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China: new term, new reform momentum, same constraints | RiskMap 2022

Asia Pacific

China: new term, new reform momentum, same constraints

Zhixing Zhang | Senior Analyst

Against the backdrop of a leadership transition of the 20th National Congress of the Communist Party of China (CPC) in late 2022, the coming year will be critical for President Xi Jinping ahead of his much-anticipated – and unprecedented – third five-year term.  

During ten years in power, Xi has overseen a transformation in China that has defied many of its long-held norms and resistance to reform. Ahead of the next national party congress, Xi will outline additional social-economic rebalancing reforms amid a widening wealth gap and re-emphasise political and regulatory priorities through tightening enforcement to solidify his extended rule. While Xi has been willing to risk bolder reforms at the expense of short-term pain, he will not act without constraints. Challenges to Xi’s extended tenure are remote, but questions remain regarding what trade-offs will be made.


As Xi strengthens his commitment to his domestic agenda in 2022, its ambition and scope will face challenges from intra-Party politicking and competing priorities. Impetus for reforms will be constrained as high-level stability is prioritised during a year of top-level leadership change, which will incentivise leaders to avoid significant market and social disruptions. After two years of extraordinary post-pandemic recovery, the Chinese economy will trend slower in 2022, despite many other global economies making comebacks.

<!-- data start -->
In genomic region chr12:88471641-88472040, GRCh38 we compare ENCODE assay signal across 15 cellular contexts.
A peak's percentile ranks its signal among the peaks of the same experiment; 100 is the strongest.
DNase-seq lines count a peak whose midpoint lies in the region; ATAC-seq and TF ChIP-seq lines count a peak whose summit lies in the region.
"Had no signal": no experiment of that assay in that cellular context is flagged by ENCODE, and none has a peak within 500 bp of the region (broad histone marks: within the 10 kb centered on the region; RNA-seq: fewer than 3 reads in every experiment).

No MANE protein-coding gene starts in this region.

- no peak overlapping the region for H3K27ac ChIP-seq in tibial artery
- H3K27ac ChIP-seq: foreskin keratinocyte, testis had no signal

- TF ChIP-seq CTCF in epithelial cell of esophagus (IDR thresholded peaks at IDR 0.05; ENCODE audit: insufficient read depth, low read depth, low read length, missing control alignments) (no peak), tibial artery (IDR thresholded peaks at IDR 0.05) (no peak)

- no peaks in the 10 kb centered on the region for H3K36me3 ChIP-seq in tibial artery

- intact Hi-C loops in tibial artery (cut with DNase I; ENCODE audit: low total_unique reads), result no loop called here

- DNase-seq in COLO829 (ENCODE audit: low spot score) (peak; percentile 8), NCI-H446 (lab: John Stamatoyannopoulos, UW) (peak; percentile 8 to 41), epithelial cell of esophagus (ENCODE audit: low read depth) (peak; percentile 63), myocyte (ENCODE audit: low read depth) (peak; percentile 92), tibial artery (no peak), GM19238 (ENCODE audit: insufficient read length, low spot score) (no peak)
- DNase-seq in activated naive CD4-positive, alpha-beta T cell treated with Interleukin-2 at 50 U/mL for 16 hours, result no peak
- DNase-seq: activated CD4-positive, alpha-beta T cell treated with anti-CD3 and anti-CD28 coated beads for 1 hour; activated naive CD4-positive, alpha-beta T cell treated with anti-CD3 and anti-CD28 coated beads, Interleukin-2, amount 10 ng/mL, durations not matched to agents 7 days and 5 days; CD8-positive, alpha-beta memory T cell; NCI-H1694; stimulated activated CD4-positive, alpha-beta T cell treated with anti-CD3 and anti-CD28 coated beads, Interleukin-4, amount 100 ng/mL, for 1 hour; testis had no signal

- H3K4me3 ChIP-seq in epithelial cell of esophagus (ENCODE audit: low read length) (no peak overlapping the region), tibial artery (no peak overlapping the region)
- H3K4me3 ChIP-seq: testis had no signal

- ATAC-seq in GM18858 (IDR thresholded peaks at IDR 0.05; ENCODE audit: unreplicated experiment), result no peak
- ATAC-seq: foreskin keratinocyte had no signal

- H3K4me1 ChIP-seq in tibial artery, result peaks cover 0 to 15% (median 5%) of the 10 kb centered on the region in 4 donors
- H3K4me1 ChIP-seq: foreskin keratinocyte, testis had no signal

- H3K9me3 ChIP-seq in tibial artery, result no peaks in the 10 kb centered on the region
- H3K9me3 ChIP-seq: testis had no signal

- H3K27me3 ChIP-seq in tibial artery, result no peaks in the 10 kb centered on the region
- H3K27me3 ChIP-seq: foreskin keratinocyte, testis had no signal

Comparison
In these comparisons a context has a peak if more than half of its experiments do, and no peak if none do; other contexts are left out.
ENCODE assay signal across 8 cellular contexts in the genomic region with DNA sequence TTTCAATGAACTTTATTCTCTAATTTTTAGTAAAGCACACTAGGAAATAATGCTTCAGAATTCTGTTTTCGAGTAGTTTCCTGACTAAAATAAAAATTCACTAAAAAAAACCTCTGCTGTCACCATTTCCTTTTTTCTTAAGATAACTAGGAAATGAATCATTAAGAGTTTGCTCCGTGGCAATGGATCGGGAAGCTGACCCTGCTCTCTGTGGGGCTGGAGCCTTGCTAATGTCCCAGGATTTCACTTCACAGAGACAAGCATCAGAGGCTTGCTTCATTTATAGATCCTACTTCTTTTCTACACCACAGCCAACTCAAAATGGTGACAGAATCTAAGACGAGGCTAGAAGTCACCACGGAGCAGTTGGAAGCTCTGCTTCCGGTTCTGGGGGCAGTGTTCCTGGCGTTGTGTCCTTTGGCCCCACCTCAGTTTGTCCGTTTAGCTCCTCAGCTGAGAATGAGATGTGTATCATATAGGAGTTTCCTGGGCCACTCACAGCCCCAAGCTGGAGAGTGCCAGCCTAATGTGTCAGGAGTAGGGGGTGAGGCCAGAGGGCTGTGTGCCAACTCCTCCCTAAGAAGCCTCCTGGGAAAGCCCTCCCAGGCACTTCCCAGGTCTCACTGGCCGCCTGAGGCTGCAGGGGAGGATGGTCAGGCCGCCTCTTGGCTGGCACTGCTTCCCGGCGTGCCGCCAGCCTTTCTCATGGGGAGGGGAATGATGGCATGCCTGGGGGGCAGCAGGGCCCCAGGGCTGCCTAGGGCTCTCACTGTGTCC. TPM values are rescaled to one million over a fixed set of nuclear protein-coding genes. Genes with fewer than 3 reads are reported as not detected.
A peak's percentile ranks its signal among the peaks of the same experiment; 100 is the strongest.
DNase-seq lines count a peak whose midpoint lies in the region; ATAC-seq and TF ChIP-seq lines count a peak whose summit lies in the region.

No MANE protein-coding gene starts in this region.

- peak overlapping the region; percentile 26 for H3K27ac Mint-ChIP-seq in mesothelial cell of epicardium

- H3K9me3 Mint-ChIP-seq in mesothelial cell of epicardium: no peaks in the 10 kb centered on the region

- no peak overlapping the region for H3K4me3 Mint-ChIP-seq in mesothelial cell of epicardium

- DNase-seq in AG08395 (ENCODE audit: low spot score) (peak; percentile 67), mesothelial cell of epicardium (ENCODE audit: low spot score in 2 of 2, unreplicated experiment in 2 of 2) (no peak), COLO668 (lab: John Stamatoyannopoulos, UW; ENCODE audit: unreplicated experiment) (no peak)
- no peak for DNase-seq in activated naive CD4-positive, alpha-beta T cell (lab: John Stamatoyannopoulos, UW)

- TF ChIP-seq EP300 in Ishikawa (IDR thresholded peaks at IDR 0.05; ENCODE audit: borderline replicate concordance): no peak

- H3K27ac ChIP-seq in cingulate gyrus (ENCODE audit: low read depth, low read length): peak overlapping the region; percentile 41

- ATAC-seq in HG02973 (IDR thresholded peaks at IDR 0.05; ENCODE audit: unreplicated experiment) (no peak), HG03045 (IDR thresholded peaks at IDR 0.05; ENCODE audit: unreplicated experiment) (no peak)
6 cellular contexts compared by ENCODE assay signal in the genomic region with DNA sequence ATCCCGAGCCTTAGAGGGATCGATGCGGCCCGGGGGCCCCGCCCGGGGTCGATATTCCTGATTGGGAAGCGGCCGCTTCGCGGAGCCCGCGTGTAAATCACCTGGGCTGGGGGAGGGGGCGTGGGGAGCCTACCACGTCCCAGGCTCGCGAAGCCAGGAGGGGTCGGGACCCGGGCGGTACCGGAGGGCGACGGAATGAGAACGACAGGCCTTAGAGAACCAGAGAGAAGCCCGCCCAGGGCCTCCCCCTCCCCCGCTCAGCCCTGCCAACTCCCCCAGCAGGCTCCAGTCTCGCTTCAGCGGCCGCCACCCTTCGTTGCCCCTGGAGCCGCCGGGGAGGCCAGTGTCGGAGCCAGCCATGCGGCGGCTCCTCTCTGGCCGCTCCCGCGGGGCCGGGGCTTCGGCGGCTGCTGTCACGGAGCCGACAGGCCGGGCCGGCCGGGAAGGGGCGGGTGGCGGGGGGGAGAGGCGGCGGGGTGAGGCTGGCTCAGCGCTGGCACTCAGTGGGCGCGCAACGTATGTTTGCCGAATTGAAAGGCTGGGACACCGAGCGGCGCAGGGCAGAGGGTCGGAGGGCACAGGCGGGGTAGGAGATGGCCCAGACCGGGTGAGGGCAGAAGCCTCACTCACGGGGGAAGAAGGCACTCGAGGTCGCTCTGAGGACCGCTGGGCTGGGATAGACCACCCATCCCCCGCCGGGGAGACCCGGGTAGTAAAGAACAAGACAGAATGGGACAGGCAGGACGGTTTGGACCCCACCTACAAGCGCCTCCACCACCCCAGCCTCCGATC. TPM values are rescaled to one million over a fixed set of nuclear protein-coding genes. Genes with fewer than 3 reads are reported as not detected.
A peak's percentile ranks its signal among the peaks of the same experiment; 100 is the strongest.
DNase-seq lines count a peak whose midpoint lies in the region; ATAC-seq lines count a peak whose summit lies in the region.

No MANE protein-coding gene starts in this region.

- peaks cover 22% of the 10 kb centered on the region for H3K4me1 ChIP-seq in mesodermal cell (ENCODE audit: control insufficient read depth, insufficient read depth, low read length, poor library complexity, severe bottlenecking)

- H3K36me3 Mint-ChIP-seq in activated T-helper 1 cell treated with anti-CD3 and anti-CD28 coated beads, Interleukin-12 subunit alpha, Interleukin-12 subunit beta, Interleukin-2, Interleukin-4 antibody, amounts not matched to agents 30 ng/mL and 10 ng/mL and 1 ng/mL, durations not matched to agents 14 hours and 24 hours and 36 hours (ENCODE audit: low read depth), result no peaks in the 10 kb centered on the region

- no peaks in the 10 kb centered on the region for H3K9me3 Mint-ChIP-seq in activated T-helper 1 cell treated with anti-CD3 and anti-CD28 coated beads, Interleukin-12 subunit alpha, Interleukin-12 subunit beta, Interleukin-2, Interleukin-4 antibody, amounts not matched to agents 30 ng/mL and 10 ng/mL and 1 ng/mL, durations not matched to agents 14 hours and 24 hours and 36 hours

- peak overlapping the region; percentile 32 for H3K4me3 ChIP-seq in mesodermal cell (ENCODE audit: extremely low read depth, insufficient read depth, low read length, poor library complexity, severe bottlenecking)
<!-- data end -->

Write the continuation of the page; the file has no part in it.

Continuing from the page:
Xi will most likely remain in power for at least another five years, but 2022 will see him balance short-term constraints and long-term goals before the next party congress. These will shape the China he will lead in the next five or 10 years.  

  • Xi will deepen regulatory scrutiny on businesses across issues such as antitrust, data security, and social responsibility, while pushing tax reforms under the concept of “common prosperity”. Serious operational disruption for private and foreign businesses needs to be avoided.
  • He will strengthen his commitment for China’s decarbonisation and continue to phase out energy-intense and high-emissions sectors, while preventing unemployment in those industries.
  • Xi has cracked down on public and private corruption among officials and disrupted illicit commercial-political ties, but the intricacies of CPC dynamics need navigating to avoid widespread internal opposition.
  • Xi made reducing risks in the financial system a “critical battle” and signalled greater tolerance for more SOE defaults in 2021 but will prize stability overall to maintain confidence in financial markets.

The task is not easy, and the cost of failure can be significant, both for Xi and China. More broadly, Xi and his associates know the risks of doing nothing are as great as the risks of undertaking these bold reforms. For businesses, while the short-term outlook could be confusing, the risks can be mitigated by understanding China’s long-term priorities. Xi’s extended hold on power will portend a continuity of these priorities.  

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